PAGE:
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Mercedes Seeks Help Meeting Strong Demand for New A-Class

Germans turn to Finnish maker Valmet to boost capacity.

by on Jul.24, 2012

Mercedes doesn't expect to be able to meet demand for the new A-Class on its own.

For the first time since its 1997 introduction Mercedes-Benz plans to sell its smallest model, the A-Class in the U.S. – and to help meet anticipated global demand the luxury maker is turning to a partner to help boost capacity.

Finnish specialty company Valmet Automotive has agreed to produce an extra 100,000 A-Class models between 2013 and 2016, Mercedes confirmed today, as a result of the “very positive resonance” for the all-new version of the subcompact.

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“Our new compacts are so popular with our customers that the Rastatt and Kecskemét plants are completely utilized,” explained Dr. Wolfgang Bernhard, the Mercedes board member overseeing production.  “We thus signed Valmet as an experienced production specialist who will provide us with additional A-Class capacities as of 2013.”


First Look: 2012 Mercedes-Benz B-Class

Small cars are big in luxury.

by on Sep.15, 2011

Mercedes-Benz is betting the new version of its B-Class will help it gain ground in the market for small luxury cars.

Small cars are big these days, as the posters for the Frankfurt Motor Show declare.  And while that’s probably no surprise among mainstream brands like Volkswagen, which focused much of its news conference on the micro-sized Up! line, even luxury makers are getting into the downsizing game.

This year’s big European auto show brings out a variety of models designed to show that luxury doesn’t have to be measured by the pounds and inches – er, kilograms and meters – though many of the offerings on display, such as the Audi A2, are glimpses of products yet to come.  Mercedes-Benz, on the other hand, says the time is now with the remake of its compact B-Class people-mover.

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Adopting an all-new chassis and a significantly refined look, the 2012 Mercedes-Benz B-Class is one of roughly a half-dozen new small car models the German luxury icon is planning to bring to market in the next year or so.

The B-Car will start rolling into showrooms by autumn, in fact.  And Mercedes will have a lot riding on it as the maker’s earlier take on the compact luxury class generated only moderate sales, at best when compared to rivals like BMW and Audi.


Mercedes to Offer Four Different Versions of New A-Class Minicar

A U.S. launch in the works – but when is another matter.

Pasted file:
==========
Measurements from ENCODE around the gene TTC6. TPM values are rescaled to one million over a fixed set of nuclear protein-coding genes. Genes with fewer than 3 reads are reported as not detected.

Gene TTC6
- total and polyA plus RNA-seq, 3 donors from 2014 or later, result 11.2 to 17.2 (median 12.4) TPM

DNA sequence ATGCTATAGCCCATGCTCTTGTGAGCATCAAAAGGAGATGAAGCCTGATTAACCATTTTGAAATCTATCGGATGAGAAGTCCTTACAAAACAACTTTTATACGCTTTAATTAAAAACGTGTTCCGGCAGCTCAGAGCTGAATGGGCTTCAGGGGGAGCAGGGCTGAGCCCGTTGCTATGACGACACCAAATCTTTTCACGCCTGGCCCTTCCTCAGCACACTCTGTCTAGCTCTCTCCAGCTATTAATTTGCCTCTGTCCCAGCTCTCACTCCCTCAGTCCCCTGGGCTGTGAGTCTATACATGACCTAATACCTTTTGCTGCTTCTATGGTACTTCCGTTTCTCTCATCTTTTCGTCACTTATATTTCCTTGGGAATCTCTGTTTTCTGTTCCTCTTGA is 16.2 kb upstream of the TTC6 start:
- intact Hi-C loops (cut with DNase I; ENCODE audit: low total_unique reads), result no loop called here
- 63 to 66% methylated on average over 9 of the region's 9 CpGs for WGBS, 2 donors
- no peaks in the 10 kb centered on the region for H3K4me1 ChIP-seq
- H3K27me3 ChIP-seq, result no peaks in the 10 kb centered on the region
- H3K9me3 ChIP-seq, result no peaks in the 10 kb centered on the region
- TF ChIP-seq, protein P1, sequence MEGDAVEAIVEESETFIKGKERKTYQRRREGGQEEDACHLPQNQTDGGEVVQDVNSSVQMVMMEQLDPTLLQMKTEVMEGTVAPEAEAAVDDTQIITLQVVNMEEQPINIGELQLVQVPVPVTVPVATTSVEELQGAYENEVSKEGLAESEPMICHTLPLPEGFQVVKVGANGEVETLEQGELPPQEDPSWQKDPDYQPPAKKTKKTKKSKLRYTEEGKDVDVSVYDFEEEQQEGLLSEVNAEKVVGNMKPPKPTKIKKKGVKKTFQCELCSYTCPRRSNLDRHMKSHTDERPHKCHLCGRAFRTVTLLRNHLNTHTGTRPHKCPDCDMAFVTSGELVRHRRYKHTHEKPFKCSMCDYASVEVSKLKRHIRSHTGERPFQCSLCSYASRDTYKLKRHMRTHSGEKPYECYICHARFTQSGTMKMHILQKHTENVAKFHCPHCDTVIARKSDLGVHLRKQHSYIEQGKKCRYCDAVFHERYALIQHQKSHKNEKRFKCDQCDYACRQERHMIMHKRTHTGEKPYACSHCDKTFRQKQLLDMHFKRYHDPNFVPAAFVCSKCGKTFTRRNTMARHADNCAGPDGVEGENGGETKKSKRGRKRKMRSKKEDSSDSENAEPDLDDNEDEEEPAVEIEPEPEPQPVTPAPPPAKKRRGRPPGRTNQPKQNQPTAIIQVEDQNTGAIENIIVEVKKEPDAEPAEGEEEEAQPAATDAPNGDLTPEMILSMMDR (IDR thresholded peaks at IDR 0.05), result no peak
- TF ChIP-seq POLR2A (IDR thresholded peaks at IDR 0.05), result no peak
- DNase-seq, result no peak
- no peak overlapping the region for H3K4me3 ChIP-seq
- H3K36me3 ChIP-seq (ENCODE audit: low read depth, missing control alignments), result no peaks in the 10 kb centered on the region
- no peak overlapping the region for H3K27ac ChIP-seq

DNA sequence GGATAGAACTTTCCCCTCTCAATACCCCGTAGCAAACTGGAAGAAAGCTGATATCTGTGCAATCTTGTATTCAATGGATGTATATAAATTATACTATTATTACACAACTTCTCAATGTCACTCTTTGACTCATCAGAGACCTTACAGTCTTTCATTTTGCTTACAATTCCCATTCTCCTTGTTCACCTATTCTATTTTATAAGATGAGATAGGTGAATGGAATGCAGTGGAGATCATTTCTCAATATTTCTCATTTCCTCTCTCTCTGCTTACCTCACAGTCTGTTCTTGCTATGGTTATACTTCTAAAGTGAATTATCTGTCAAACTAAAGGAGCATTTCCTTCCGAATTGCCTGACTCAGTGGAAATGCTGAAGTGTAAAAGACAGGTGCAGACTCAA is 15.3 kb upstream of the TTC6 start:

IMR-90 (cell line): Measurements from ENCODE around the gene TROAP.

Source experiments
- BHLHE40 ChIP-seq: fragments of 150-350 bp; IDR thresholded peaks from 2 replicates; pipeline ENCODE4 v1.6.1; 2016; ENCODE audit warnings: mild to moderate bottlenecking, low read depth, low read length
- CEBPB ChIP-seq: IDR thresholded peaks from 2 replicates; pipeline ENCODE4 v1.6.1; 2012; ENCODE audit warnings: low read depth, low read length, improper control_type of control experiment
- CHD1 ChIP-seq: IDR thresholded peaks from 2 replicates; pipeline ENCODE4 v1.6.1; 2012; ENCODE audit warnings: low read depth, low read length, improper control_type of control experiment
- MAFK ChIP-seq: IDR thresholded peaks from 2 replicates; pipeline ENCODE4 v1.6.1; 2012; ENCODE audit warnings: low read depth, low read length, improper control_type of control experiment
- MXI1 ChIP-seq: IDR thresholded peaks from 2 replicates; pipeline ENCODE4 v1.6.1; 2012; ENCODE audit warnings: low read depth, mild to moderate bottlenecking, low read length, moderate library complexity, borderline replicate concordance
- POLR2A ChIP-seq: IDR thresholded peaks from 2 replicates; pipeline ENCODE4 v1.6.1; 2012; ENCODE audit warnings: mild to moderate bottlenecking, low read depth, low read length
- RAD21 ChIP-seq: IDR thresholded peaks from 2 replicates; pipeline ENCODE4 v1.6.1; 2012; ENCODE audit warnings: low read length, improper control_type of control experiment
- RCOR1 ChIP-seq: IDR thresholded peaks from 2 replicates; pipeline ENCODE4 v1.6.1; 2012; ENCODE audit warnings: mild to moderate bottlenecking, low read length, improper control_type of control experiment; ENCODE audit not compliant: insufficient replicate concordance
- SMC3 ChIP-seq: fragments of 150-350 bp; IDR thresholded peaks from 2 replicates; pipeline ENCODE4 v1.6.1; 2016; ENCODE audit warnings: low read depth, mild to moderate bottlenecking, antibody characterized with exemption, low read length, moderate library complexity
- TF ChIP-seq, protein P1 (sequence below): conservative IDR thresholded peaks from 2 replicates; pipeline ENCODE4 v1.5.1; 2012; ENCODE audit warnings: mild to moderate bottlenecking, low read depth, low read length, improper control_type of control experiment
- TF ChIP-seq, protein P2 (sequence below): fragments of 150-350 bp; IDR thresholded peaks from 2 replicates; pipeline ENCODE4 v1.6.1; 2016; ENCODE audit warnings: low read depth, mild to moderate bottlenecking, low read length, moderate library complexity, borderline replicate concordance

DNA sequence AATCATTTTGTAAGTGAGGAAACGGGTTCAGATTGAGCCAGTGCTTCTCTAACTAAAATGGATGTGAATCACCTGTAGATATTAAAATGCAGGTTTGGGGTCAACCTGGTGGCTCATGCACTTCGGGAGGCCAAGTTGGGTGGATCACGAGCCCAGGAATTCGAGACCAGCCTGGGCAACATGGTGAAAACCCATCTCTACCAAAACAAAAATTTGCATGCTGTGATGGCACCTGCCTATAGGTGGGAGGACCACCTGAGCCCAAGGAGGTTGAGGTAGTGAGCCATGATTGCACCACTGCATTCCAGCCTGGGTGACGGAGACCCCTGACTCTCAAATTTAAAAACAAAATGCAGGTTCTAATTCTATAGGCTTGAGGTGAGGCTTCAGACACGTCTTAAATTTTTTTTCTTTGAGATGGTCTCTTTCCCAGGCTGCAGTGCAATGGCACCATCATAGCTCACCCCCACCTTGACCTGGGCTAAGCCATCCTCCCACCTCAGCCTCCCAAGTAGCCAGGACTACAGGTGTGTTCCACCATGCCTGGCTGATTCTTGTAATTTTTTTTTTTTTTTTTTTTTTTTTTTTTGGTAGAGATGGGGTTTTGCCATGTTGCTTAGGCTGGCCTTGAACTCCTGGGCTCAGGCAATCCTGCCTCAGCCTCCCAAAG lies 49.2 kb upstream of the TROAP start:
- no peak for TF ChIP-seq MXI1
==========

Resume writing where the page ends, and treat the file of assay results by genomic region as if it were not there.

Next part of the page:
by on Apr.20, 2011

The Mercedes-Benz A-Class Concept will be followed by four distinct body styles when the minicar goes into production.

After giving its new small car a Shanghai send-off, Mercedes-Benz rolled out a second version of its A-Class Concept for the New York Auto Show, today.  But what you see – at least in the U.S. – may not be what you get, a senior official confiding that the hatchback prototype is just one of four different body styles that will build off the subcompact luxury car platform.

The hatch Concept, shown in New York, will reappear with only minor changes, Mercedes officials noted, the most likely revision coming with the distinctive stud-like grille.

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Expect to see at least one of e four versions make it to the U.S. – the first time the A-Class will be offered here – Mercedes’ top American executive Ernst Lieb told  But the executive cautioned that the timing of the American introduction is far from set in stone.

The precise date “is pretty open,” said Lieb, though he quickly added that, “it will come.”  That could be several years after the planned 2012 debut of the redesigned A-Class in Europe.


Mercedes Will Double its A- and B-Class Line-Up

Sees growing demand for urban commuter cars

by on Apr.14, 2010

Mercedes-Benz will double the number of its offerings in the A- and B-Class segments.

Mercedes-Benz plans to double the number of vehicles it offers in the A- and B-Class segments by the end of 2011, Daimler AG chief executive officer Dieter Zetsche told the company’s shareholders.

“By the end of next year, we will offer four models in our current A-Class and B-Class segments instead of the previous two. Each of these models will demonstrate that a small Mercedes also can thrill customers,” Zetsche said as he spoke at the company’s annual meeting.

“We are very happy to have the A-and B-class class vehicles in the portfolio,” Zetsche said, adding they help Mercedes meet new regulations mandating substantial cuts in C02 emissions, which are forcing carmakers of all kinds to re-shape their product lines.

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The Daimler CEO stressed that unlike small cars of the past, the new models “will be profitable,” as well. That’s a significant issue in the luxury market, where buyers have traditionally equated size with worth.

“We will base all four successor models of the A-Class and B-Class on largely identical vehicle architecture, while simultaneously ensuring maximum product differentiation for our customers,” Zetsche said.